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Caleb Ziegler
Caleb Ziegler... Son of the King.
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Forgive Your Brother
Matthew 18:18-35
Shared October 12th, 2021
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Main point summary
Main point summary
God has lavished compassionate forgiveness upon you. Therefore, forgive your brother from your heart lest God's compassion for you turn to wrath against you .
Matthew 18:21-35
Question on the heels of Jesus laying out his expectations for church discipline
Jesus contrasting with Lamech (Gen 4)
"settle accounts" ... probably similar to the man who entrusted talents to his servants (Matt 25) >> they were in charge of the accounts and responsible for making good use of/increasing their master's resources. Here, the king entrusts his slave with a massive account, and the slave fritters, or gambles, or steals it away. "Myriad" >> an exorbitant amount. Billions of dollars.
All that the slave does is fall down and beg his king for patience. That's all it takes to move the king's heart to extravagant compassion. He far exceeds his slave's request. He does not release him to give him an opportunity to repay the debt. He releases him and then forgives his debt . This is far more than patience. This is generous, extravagant, surprising grace. The heart of Christ ... Who in the world has the ability to simply, at an imploring word, shoulder the burden of billions of dollars of debt?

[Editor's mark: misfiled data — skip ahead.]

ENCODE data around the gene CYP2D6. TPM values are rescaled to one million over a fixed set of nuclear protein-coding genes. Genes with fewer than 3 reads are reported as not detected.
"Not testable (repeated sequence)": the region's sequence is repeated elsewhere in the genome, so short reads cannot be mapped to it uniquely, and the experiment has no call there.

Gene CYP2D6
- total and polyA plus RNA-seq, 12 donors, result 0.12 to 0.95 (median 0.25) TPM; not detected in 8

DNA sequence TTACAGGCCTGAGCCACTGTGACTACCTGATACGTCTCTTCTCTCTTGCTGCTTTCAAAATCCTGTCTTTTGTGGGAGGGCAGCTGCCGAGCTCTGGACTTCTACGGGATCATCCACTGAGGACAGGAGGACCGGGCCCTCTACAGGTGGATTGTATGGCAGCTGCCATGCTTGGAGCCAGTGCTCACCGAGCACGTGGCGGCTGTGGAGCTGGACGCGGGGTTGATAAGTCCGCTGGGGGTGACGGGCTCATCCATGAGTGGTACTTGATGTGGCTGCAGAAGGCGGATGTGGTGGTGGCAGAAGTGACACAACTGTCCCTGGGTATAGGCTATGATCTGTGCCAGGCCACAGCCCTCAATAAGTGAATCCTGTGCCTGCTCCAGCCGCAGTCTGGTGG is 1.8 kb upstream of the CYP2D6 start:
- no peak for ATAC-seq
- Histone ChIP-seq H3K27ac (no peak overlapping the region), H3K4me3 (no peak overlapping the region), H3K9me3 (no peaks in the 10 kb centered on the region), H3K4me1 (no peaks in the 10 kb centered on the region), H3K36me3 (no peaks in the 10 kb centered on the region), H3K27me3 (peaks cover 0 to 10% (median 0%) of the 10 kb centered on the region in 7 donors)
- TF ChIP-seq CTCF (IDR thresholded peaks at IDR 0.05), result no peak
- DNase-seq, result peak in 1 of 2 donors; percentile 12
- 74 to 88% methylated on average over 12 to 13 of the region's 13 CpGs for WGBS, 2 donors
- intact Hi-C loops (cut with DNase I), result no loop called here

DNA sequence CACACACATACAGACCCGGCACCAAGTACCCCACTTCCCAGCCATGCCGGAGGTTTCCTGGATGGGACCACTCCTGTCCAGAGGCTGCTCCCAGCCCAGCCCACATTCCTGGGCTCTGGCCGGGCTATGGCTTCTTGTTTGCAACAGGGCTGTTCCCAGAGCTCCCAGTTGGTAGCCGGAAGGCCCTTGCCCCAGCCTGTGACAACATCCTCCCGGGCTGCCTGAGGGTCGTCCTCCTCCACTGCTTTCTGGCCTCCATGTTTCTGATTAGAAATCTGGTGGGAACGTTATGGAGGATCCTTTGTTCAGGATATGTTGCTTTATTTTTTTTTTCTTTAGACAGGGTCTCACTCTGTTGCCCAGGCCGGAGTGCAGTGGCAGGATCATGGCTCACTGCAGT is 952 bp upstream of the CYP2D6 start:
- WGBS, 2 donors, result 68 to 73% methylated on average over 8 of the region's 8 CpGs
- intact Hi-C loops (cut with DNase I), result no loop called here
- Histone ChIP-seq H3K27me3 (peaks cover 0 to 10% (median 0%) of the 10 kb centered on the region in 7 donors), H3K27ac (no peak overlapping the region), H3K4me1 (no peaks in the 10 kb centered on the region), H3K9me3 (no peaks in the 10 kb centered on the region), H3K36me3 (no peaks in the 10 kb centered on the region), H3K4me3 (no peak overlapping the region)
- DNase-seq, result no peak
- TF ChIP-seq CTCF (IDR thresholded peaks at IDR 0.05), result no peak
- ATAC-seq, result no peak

Violent from the get go.
The slave shed crocodile tears. His response to his fellow slave suggests that he knew the king's compassionate heart and sought to manipulate it with his pleading. What's the difference between a Christian pleading for mercy because he knows the merciful heart of God and trying to manipulate God's merciful heart?
A picture of church discipline following from the preceding passage?